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Nick Dunford's Bedford MWR Rebuild

The plan was to find a Bedford MW to restore in time for the 70th aniversary celibrations in Normandy in 2014. After several months of looking and several dead ends, an advert in a monthly military vehical magazine saw us heading off to Hereford in late June 2013. Described in the add as an un- finished restoration of a Bedford MWC ( MWC is the tanker vershion of the Bedford MW ) we were the first on the list of fourteen potental buyers.
The restored Bedford at Pegasus Bridge 2014.
Un-restored Bedford June 2013.
Inspection of the truck showed that DAS 399, was in fact not an MWC as discribed in the advert, but an MWR ( R being the radio truck varrient of the MW type ). It should be fitted with a box to hold the generator charging set for the radio batterys, in place of the drivers cab step, and the spare wheel mounted on the outside of the rear tail board, because of the amount of equipment fitted in side the body for the radio sets. 
3 small photos showing MWR fittings.
The chassis number showed it to have been built in October 1942, near the start of the MWR productions. The seller had carried out a lot of work on the truck, some good, some not very good at all. It became clear that the truck had not been worked on for over ten years, the last invoices for parts being dated 2001. There were also a lot of parts missing, and as I was to find out later, a lot of the MWR specific parts were missing. A deal was done, and transport arranged to bring the truck back to Yorkshire.
Truck being delivered to its new home.
Stripped chassis.
With the truck now back to Yorkshire, the full extent of the work need could now be assessed. The post war water tank was removed and scrapped ( some much needed funds were recoved from the gun metal and bronze fittings on the tank ). The repaired engine, which the prevoius owner had never got to run was the first thing to look at. After several hours, it was running; not very well, but at least it ran. After fitting the gear stick the correct way round, we now had all four gears.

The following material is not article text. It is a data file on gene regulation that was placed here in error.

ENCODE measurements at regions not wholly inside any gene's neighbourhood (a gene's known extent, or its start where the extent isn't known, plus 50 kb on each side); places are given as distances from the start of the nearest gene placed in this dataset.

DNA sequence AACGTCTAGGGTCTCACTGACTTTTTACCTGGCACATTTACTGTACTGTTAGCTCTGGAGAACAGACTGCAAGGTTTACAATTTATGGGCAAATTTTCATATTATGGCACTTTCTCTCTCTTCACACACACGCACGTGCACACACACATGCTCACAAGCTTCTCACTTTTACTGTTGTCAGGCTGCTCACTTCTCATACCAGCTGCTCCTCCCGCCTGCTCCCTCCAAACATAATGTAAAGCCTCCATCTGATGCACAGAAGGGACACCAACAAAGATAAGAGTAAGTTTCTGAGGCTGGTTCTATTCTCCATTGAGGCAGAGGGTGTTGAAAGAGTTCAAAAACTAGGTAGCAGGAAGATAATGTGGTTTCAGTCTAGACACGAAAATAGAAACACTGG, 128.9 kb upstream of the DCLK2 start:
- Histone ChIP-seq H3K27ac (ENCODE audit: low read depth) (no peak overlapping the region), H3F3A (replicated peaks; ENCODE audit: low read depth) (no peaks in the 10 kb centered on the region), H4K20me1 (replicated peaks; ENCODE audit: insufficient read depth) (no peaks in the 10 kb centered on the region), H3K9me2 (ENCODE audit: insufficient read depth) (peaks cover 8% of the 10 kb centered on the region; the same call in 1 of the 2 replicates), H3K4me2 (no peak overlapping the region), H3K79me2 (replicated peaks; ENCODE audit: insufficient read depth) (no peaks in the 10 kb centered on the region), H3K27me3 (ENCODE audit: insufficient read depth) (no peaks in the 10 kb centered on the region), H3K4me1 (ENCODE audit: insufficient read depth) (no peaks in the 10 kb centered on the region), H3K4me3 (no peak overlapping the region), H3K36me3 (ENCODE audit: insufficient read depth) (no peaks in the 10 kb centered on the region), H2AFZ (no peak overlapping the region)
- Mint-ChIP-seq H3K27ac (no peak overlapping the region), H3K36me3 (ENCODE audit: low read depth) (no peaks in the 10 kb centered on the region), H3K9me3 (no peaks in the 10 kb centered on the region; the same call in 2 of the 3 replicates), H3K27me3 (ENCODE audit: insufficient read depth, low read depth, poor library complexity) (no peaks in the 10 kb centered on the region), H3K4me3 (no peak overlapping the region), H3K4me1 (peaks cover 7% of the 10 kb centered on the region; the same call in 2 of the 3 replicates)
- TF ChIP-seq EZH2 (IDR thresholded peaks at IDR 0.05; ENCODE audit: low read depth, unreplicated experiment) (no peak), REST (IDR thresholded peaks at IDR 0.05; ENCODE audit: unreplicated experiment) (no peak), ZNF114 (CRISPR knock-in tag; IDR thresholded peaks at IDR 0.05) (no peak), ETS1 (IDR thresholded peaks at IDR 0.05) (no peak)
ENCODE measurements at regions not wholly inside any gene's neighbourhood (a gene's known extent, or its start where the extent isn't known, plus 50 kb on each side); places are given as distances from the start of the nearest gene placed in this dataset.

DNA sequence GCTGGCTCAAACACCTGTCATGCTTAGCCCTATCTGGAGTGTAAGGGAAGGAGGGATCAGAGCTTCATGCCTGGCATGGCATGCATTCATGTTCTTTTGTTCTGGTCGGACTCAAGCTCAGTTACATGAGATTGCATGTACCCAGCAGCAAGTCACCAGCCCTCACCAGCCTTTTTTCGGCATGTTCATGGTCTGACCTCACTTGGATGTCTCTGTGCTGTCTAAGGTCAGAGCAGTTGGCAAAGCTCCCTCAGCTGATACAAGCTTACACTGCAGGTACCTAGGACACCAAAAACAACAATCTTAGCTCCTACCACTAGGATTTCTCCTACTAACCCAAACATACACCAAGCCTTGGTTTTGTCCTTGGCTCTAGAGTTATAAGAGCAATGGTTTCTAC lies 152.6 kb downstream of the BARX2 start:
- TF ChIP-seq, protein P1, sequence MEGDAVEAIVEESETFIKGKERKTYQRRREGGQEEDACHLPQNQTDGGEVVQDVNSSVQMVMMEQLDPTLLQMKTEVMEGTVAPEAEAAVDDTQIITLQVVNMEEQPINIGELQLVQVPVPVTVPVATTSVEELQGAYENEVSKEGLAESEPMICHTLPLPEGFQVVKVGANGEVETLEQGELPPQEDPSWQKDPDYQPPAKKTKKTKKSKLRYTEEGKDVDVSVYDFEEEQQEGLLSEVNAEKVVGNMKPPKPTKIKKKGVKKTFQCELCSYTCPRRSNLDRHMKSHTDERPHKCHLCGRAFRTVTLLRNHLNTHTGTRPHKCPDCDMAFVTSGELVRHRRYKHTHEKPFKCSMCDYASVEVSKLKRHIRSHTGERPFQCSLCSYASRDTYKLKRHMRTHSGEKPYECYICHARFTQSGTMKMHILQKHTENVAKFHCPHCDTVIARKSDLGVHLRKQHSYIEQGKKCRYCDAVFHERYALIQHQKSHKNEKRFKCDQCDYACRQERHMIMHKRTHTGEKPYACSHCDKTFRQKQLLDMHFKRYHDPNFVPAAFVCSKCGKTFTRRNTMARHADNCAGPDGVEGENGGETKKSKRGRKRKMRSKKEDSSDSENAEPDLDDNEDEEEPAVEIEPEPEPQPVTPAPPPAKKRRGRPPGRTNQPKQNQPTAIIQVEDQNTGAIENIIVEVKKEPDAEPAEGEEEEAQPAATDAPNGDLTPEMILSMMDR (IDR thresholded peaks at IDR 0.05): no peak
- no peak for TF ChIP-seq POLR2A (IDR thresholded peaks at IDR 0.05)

Further inspection showed that the brake master cylinder and all four wheel cylinders to be ceased. Every spring bush and spring shackle pin were worn out, the king pins and bushes needed replacing. The exhaust system was made from bits of pipe welded together, the steering box was loose on the chassis, the list went on and on. After two days of finding more and more work, the decision was taken to strip the truck to the last nut and bolt, and start again; which was good job, as when the bare chassis was measured, it was found to be two inches too long. After a long Summer of shot blasting, painting and great deal of money, the rolling chassis was finished.

The next job of repairing and fitting the bulkhead back on the chassis, took from the late summer until nearly Christmas. Just before New Year, the truck ran and moved under its own power, for the first time in at least twenty years. Now work could at last start on the new rear body.

Completed rolling chassis.
The now running chassis and the start of new body.
Before the start of the 2014, my self imposed deadline of the Crank Up at York, on the 13th of April, had seemed a long way away, but was now coming very quickly. Work seemed to move very slowly on the body, working from photos and drawings supplied by several very helpful MW owners. The body started to take shape. Yes, it is only a wooden body, but there is an awful lot of steel, and nuts and bolts holding it together.

By late March, the body was finished and fitted to the chassis and work was nearly complete. One of the last jobs, and probably the hardest, was the manufacture of the windscreen frames; these being held together with over forty 3BA screws, which had all to be drilled , tapped , counter- sunk and cut to length by hand.

New body being painted.
The truck ready for the York Crank Up in April. 

Work still to be completed, but nearly there. Hood sticks to make, spare wheel mounting to fit, markings to put on and awaiting delivery of new rear canvas.

Finished truck leaving for Normandy on 29/5/14

After covering over one thousand miles, going to Normandy and back, the work on the truck is still on going. The correct rear interior being the next major project for the winter of 2014-15.